Something about how both Buck and Eddie, in different ways, diminish and erase themselves, from their own lives. Buck's changing, though. Eddie helped him see that he is not expendable. Buck, your move...
67 notes · View notes
It's pretty amazing how with just one line — "I've been Ana" — Buck managed to give her character an entire personality that had yet to emerge after a season and a half. It's pretty devastating to contemplate, honestly, that she may actually be in love with Eddie. Like, In LOVE love. (Devastating to think of Eddie having dug this deep hole all by himself. Eddie annihilating himself on this relationship while she's falling in love. How of course Eddie never wants to hurt anybody and how he is going to feel like shit about this, for a while.)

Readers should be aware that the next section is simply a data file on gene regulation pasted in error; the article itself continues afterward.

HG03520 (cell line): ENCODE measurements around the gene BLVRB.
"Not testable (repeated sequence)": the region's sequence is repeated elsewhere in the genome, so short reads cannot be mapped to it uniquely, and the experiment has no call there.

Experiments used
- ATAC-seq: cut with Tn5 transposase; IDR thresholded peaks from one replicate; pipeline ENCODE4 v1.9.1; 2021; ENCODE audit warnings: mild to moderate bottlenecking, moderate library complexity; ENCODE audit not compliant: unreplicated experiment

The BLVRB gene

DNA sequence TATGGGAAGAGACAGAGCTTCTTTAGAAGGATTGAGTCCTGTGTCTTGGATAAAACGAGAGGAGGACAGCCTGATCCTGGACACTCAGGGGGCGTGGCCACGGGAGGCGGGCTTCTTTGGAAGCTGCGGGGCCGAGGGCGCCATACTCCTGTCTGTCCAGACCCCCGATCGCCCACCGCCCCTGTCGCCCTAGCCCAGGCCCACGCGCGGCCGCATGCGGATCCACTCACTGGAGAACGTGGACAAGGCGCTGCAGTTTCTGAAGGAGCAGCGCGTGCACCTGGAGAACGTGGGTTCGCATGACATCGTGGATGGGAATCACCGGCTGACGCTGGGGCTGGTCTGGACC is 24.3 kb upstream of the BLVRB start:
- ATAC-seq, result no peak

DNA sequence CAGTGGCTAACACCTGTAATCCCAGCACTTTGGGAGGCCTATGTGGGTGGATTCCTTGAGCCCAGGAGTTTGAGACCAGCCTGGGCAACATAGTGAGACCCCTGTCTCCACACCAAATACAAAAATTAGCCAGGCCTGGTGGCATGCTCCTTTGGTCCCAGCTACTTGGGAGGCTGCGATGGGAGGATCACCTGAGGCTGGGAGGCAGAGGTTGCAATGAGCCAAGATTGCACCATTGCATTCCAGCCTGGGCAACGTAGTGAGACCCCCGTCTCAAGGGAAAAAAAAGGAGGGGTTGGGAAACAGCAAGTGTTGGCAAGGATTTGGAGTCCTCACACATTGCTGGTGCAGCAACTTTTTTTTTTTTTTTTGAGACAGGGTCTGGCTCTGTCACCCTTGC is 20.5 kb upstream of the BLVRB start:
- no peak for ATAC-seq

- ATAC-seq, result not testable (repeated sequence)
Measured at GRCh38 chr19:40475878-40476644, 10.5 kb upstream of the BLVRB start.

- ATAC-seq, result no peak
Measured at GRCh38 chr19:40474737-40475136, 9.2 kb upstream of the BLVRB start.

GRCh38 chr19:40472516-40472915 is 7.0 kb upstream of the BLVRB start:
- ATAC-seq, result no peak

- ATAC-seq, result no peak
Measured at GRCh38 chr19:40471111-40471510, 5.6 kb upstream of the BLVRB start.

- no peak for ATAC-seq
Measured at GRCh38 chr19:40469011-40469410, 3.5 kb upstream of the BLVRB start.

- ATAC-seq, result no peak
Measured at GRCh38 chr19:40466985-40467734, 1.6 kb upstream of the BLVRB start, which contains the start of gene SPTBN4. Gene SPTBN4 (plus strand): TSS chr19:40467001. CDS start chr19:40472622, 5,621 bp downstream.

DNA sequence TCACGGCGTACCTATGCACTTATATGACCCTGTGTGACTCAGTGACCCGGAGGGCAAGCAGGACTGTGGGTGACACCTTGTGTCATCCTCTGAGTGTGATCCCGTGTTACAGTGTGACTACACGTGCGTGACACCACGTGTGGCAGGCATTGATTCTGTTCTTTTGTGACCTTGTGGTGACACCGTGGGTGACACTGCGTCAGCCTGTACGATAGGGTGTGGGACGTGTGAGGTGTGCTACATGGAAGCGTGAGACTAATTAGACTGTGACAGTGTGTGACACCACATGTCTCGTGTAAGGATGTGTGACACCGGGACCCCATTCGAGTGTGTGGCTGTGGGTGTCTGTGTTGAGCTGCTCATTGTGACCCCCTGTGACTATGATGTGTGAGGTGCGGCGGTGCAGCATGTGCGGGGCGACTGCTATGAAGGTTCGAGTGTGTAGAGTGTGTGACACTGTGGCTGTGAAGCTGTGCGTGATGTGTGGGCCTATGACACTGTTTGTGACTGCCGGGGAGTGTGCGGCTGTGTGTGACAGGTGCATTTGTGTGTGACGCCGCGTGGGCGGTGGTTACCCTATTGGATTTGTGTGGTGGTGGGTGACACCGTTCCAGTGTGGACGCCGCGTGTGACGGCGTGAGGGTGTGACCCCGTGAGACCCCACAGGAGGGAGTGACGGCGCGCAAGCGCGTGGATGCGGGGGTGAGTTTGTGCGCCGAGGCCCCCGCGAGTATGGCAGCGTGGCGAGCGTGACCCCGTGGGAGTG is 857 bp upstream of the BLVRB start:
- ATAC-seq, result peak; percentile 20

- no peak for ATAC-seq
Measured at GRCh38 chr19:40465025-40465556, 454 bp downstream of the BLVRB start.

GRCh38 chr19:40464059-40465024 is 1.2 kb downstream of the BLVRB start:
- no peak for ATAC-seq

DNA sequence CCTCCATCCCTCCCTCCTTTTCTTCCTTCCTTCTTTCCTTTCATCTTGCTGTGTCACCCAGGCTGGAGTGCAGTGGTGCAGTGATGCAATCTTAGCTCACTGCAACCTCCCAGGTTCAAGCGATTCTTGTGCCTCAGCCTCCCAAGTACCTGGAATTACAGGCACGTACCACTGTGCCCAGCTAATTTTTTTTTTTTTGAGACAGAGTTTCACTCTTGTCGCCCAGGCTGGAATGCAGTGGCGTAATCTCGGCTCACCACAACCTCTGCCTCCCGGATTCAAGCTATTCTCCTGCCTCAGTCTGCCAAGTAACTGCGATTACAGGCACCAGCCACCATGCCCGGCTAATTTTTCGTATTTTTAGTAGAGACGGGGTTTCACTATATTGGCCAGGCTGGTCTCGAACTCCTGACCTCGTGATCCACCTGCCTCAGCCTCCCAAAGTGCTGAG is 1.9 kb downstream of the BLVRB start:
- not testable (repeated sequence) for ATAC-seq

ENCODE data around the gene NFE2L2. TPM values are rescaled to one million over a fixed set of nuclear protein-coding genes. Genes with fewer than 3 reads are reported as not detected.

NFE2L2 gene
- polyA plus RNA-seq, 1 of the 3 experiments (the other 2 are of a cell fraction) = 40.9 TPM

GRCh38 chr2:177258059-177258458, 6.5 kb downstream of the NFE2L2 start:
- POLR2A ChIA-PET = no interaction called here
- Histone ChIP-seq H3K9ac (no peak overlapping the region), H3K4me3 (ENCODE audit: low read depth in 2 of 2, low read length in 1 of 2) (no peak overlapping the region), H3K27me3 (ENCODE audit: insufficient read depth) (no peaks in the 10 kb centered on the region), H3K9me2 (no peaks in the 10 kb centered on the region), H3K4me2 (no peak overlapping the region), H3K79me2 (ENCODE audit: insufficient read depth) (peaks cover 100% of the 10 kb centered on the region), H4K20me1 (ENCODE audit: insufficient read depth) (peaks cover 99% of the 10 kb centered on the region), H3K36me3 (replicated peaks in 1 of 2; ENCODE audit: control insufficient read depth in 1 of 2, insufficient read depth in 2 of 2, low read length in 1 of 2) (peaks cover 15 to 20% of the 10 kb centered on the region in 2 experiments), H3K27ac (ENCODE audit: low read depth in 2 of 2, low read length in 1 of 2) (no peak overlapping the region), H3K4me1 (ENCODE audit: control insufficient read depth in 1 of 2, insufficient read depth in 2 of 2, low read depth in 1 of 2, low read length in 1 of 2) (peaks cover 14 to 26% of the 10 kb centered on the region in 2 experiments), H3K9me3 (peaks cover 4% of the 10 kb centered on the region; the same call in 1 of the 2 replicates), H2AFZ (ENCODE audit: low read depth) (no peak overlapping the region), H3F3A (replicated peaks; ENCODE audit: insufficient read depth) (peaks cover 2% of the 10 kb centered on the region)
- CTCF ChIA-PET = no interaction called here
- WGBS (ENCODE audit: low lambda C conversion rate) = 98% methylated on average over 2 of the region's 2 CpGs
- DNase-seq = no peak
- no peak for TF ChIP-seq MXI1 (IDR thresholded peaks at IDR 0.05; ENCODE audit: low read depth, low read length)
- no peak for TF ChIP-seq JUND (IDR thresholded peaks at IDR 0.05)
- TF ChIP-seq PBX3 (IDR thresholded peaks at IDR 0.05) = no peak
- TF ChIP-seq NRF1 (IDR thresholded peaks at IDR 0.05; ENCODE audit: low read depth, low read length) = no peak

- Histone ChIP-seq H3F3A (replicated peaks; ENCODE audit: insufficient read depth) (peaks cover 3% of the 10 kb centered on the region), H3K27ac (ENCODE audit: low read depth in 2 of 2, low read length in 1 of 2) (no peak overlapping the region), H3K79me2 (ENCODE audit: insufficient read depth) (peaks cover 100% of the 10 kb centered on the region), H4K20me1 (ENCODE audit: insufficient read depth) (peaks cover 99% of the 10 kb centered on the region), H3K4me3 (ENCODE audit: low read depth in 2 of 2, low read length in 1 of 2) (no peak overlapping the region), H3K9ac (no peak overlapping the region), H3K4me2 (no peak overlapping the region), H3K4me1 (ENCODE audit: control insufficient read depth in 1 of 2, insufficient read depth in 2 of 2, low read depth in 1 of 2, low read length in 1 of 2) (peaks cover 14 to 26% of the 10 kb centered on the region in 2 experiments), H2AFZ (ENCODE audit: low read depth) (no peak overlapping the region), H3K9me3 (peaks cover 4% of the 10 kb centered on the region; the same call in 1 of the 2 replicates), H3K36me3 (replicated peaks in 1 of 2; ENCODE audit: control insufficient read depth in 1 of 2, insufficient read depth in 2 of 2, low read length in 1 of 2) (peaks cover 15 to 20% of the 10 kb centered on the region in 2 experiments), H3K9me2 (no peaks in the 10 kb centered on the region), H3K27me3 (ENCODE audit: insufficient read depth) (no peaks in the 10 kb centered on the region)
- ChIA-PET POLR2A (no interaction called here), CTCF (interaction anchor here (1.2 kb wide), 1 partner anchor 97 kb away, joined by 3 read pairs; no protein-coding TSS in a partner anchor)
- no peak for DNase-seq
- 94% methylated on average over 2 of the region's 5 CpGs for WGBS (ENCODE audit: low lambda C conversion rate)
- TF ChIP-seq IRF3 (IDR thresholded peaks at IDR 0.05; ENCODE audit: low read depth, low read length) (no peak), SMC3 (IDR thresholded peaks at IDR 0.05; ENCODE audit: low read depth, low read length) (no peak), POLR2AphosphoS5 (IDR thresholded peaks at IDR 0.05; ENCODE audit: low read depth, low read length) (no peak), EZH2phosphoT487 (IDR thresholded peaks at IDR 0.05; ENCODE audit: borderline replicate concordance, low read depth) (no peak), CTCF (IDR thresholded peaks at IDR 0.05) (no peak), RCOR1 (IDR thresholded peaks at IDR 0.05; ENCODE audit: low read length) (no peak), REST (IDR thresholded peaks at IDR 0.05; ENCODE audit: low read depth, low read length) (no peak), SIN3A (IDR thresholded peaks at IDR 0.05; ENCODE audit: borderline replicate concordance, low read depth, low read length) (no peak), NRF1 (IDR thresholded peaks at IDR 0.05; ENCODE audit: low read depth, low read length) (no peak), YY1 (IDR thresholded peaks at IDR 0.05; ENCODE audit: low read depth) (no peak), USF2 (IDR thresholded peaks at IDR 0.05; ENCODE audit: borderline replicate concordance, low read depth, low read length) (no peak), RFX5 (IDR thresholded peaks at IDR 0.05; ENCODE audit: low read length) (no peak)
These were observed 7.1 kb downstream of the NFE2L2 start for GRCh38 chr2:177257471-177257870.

It honestly never occurred to me. 911 surprising me once again.
105 notes · View notes
Eddie is gonna cling to that last vestige of heterosexuality with his bare, bleeding hands, isn't he?
86 notes · View notes
I just think it's neat how we hoped they would address Eddie's trauma, and what we manifested was a season all about Eddie's heart.
Can you believe? ❤
82 notes · View notes
Eddie you are gonna laugh* when you find out that literally no one on this earth will be happier about you and Buck getting together than Christopher.
*and by laugh I mean cry a lot.
Please stop clinging to heterosexuality for your son. It's always been about more than just him, hasn't it?
63 notes · View notes